Millions of Americans have been on the receiving end of telephone callers falsely claiming to be from the IRS. Enough people have fallen for this scam over time to make this a lucrative business for the scammers.
At last, one such scammer, Sahil Patel, was sent to prison for 175 months and forced to disgorge $1 million of ill-gotten gains since his arrest back in December 2013. Patel was arrested for his participation in organizing the U.S. side of a fraud ring that used call centers in India to contact American citizens. The calling tactics were fairly sophisticated, even misusing calling services to make the Caller ID display phone numbers coming from the FBI or other federal agencies.
Unfortunately, Patel is but one of many scammers and his arrest barely makes a dent in the rampant and brazen criminal activity we are seeing. The callers are doing their homework – they know enough about the person to make the story believable. TIGTA, the agency overseeing IRS activities, still receives up to 12,000 complaints per week about these calls.
If you receive a phone call claiming you owe money to the IRS, do not answer any of the caller’s questions under any circumstances, no matter how convincing they sound. Instead, ask for the person’s name, ID, and their contact number. If the person immediately hangs up, you can be sure it is as scam. If unsure, contact your tax advisor or call the IRS at 800.829.1040, so your account can be reviewed to be sure there are no issues.
A former worker treated as an independent contractor can ask the IRS to determine whether or not he or she should have been treated as an employee. A worker may decide to file this form when his/her services are terminated, or can’t pay the self-employment taxes due, feels entitled to benefits, or otherwise has reason to want to revisit the worker classification status because, in his/her opinion, being an employee would have been better.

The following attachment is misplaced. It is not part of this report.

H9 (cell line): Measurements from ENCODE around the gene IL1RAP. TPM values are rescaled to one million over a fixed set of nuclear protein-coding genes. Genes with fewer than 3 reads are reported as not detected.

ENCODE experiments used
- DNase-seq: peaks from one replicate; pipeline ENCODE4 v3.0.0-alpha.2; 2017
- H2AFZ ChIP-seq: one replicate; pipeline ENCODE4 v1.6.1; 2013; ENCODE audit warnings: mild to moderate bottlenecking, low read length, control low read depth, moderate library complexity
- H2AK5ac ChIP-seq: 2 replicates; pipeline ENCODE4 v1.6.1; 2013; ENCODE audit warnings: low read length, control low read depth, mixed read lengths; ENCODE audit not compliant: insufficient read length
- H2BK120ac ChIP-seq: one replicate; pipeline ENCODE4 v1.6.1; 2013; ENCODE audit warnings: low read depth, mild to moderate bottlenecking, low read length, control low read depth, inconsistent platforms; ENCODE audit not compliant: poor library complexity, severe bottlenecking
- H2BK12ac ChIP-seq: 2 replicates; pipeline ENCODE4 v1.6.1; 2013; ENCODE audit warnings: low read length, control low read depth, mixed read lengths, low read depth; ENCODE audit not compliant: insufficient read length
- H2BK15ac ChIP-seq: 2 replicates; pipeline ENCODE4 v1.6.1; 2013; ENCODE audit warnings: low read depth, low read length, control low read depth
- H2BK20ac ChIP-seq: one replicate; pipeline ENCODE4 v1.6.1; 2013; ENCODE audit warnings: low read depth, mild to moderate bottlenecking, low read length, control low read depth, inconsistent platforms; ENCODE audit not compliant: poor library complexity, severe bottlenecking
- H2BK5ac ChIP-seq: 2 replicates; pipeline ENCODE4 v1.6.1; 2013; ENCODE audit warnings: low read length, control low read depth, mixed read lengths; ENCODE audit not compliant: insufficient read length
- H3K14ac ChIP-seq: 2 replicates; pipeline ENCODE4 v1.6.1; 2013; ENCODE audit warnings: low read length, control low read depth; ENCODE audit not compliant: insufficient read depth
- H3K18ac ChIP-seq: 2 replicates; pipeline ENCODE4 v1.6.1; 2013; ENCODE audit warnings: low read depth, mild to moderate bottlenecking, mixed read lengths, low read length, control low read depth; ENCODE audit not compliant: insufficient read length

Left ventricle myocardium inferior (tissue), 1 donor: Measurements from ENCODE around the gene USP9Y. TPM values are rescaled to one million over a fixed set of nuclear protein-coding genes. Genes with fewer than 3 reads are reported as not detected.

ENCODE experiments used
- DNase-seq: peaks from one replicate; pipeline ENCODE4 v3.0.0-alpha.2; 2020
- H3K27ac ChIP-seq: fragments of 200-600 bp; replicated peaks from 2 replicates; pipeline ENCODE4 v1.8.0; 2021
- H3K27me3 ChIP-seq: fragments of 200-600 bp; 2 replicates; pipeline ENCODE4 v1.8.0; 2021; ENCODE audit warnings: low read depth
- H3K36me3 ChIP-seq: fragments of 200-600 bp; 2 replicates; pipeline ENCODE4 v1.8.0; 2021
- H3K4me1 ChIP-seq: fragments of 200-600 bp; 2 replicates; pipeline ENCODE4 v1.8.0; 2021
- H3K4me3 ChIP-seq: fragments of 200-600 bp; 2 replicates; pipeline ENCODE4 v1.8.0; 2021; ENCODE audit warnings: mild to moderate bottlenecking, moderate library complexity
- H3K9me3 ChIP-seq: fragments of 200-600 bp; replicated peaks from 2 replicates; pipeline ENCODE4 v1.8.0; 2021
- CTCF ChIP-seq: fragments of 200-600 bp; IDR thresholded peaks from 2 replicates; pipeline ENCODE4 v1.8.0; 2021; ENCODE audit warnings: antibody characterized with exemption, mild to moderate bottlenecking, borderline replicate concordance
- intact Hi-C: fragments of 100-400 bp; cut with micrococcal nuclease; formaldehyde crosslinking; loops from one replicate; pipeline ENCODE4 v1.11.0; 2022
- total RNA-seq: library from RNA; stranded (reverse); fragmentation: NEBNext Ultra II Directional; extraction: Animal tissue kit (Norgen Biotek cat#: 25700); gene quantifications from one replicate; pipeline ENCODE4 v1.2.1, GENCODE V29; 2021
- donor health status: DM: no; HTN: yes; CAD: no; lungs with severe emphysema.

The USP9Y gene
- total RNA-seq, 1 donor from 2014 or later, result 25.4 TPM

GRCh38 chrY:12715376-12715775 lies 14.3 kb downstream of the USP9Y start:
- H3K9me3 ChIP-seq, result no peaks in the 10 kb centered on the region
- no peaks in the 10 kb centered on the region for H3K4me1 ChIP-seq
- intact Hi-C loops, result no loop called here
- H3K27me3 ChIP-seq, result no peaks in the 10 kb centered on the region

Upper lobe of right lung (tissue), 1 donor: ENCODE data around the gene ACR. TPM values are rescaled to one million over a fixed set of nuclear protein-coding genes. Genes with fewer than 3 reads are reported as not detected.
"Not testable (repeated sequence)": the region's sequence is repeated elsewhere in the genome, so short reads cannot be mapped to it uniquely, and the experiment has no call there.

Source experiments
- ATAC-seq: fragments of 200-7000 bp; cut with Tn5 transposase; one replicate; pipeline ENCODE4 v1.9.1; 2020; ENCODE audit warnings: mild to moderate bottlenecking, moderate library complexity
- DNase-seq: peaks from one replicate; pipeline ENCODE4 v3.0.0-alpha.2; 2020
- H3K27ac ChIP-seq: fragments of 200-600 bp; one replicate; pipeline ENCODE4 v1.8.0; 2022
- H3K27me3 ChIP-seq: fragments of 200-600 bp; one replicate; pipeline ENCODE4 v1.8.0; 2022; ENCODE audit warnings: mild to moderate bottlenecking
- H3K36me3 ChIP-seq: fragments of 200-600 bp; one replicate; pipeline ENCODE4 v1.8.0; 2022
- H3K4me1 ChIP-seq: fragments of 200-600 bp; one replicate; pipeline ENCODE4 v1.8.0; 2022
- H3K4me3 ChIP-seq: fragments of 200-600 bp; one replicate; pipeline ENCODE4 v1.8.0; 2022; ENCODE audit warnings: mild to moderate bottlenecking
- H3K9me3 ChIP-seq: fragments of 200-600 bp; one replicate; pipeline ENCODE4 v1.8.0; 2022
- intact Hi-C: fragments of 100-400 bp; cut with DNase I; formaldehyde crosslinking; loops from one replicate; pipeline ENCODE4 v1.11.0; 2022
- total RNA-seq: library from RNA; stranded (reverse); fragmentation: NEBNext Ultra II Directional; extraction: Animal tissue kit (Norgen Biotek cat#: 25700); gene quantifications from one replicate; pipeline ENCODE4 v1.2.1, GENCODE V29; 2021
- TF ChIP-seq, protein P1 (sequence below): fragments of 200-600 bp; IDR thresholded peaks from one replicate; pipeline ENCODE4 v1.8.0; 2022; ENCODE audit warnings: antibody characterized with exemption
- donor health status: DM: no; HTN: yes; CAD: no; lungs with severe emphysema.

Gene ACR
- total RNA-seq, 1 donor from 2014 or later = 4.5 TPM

The worker completes the form citing all of the facts and circumstances as perceived by the worker which, invariably, results in the IRS reaching a preliminary conclusion that the worker should have indeed been classified as an employee. The IRS then sends the business a form SS-8, as well as the name of the involved worker, to get the company’s recitation of the facts.
The business should not ignore this form. While the IRS typically disregards the business’ submission, it is still important to accurately set forth the facts. However, just because the IRS issues a determination letter stating that the worker should have been classified as an employee, that does not mean the business has to heed this letter. The letter states that “this determination is binding on the Service,” not that it is binding on the taxpayer. If the facts demonstrate that the business is on solid ground to take the position that the worker is an independent contractor, no other action is needed.
It is, therefore, vital for the business to seek proper advice on worker classification issues to avoid the tax effects of a potentially needless yet costly reclassification of workers.
If your business uses independent contractors or has received a form SS-8, contact Aronson’s tax controversy team at 301.231.6200 to discuss your options.